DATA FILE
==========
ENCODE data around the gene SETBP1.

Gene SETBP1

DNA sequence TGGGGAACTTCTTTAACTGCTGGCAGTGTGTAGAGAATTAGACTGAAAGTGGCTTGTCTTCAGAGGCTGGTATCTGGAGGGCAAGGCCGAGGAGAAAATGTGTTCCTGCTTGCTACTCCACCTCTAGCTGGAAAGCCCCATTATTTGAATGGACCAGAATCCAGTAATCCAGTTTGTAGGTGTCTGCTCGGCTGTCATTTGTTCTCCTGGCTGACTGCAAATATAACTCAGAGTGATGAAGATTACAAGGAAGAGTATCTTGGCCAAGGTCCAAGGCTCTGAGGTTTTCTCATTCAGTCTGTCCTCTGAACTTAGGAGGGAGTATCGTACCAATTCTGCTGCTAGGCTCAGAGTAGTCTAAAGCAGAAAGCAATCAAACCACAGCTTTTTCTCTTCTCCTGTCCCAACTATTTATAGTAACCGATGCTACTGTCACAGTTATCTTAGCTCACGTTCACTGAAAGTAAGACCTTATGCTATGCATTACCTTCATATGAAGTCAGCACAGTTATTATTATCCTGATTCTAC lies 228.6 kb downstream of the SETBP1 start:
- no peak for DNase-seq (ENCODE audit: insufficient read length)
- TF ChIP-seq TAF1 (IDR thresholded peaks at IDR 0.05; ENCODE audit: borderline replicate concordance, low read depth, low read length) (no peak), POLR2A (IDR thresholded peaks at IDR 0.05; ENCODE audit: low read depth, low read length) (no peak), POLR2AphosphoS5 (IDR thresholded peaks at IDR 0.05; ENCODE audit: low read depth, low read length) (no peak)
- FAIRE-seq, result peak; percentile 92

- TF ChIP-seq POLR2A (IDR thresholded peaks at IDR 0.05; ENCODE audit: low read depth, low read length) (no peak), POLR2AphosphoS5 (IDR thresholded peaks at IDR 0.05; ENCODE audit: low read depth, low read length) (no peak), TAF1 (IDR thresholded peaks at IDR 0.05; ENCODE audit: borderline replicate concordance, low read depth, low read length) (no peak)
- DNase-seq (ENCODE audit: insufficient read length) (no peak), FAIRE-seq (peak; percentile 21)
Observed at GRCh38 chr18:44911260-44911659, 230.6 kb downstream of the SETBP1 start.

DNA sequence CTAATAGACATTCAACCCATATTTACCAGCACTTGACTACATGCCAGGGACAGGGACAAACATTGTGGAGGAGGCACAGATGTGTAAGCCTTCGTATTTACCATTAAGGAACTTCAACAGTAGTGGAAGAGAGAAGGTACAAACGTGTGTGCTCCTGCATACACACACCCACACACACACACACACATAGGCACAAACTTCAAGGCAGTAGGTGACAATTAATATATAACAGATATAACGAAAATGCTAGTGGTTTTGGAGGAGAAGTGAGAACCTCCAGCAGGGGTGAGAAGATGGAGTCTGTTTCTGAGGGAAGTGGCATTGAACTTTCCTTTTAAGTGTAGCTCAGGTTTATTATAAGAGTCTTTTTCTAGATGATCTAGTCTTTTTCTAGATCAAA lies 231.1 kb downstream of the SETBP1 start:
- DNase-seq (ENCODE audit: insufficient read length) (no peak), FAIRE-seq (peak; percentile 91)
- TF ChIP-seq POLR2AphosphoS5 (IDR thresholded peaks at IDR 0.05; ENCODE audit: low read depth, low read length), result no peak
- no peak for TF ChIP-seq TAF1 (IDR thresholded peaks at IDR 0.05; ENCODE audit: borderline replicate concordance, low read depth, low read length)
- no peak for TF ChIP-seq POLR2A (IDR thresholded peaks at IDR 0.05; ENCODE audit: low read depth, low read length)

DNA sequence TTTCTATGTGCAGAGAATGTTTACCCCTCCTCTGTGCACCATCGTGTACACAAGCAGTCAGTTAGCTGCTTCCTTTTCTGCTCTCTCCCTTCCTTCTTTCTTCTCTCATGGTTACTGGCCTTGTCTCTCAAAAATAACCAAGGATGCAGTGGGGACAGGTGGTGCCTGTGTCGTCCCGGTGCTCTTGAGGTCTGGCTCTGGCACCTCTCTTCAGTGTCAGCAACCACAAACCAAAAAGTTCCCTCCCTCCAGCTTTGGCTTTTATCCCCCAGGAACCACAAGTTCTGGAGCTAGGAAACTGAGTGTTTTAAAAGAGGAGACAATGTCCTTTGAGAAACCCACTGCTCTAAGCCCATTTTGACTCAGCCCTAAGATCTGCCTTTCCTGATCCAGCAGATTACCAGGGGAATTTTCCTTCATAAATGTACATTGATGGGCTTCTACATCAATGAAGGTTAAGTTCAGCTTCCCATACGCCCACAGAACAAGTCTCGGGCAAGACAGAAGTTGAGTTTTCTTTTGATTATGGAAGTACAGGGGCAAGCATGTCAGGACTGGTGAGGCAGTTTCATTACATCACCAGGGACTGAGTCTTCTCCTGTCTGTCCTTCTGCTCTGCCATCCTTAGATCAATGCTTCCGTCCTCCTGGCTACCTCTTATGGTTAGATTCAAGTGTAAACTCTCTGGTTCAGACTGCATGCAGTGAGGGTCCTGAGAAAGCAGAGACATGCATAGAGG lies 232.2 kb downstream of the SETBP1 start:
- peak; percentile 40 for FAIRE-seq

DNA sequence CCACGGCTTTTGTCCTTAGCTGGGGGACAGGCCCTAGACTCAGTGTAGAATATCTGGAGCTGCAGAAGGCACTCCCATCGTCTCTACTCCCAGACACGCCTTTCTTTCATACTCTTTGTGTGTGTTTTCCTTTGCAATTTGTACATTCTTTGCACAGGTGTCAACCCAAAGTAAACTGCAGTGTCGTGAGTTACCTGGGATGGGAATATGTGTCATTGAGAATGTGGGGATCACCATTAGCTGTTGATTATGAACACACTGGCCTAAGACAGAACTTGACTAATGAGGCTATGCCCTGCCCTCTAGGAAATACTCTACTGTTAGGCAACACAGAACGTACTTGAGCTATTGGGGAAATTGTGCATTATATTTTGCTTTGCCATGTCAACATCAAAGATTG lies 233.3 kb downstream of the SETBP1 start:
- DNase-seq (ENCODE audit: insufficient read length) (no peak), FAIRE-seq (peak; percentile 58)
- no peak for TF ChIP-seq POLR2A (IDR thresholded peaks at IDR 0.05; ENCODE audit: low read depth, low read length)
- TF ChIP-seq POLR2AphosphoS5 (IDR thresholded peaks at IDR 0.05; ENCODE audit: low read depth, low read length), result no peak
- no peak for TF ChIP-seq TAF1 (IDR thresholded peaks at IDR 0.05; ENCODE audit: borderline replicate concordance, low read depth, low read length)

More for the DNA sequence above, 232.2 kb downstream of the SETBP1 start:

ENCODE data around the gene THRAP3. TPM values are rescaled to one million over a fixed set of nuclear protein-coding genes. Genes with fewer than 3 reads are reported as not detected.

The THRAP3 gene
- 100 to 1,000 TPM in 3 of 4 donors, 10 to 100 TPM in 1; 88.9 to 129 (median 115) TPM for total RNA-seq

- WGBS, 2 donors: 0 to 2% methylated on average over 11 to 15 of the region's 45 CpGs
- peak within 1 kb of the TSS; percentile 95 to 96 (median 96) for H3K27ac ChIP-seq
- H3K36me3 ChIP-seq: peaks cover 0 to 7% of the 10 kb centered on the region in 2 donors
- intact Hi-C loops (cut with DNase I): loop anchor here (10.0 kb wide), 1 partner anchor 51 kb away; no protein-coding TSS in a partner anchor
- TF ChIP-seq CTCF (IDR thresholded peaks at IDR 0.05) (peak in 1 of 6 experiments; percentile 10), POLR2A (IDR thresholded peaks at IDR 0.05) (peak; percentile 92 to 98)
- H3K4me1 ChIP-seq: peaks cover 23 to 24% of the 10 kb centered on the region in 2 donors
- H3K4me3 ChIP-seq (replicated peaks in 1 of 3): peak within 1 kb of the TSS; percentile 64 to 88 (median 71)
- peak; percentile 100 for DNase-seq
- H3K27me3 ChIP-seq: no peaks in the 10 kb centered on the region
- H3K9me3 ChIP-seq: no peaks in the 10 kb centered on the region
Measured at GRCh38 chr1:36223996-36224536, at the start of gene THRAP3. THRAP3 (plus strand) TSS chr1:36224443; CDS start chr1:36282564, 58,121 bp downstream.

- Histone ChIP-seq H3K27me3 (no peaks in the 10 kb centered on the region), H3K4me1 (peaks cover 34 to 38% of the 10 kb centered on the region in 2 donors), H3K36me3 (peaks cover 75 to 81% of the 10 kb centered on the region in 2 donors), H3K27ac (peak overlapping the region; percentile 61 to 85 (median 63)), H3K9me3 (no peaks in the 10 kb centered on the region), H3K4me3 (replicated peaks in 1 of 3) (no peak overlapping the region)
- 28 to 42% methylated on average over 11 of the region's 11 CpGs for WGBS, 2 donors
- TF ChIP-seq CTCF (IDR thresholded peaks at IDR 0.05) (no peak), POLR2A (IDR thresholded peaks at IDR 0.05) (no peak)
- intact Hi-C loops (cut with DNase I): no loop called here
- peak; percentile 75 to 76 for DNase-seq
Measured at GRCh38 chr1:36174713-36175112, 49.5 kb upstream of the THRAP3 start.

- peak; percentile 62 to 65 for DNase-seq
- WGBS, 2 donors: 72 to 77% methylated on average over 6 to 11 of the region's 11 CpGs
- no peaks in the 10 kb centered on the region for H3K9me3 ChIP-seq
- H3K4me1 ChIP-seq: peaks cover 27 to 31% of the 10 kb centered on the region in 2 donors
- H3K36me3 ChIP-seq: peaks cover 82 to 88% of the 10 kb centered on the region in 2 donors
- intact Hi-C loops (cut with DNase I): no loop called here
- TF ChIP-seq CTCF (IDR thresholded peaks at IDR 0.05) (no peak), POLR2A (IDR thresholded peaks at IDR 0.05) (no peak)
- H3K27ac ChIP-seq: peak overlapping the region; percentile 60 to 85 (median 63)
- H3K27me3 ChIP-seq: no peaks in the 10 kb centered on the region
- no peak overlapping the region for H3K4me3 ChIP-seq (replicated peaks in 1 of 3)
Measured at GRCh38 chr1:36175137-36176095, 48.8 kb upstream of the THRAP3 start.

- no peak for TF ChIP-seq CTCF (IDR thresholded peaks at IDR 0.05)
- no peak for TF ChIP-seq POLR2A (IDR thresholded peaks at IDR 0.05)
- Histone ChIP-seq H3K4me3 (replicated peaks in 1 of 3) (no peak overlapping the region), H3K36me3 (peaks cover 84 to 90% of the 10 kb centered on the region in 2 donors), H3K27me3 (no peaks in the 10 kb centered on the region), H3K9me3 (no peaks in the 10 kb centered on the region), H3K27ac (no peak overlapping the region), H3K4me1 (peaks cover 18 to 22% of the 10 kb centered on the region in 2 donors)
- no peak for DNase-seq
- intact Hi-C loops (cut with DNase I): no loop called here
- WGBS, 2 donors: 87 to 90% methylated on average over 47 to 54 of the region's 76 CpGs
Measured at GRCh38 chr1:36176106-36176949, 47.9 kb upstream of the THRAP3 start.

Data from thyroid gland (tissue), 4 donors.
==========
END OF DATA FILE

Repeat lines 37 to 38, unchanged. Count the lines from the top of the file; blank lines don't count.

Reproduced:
- Histone ChIP-seq H3K27me3 (no peaks in the 10 kb centered on the region), H3K4me1 (peaks cover 34 to 38% of the 10 kb centered on the region in 2 donors), H3K36me3 (peaks cover 75 to 81% of the 10 kb centered on the region in 2 donors), H3K27ac (peak overlapping the region; percentile 61 to 85 (median 63)), H3K9me3 (no peaks in the 10 kb centered on the region), H3K4me3 (replicated peaks in 1 of 3) (no peak overlapping the region)
- 28 to 42% methylated on average over 11 of the region's 11 CpGs for WGBS, 2 donors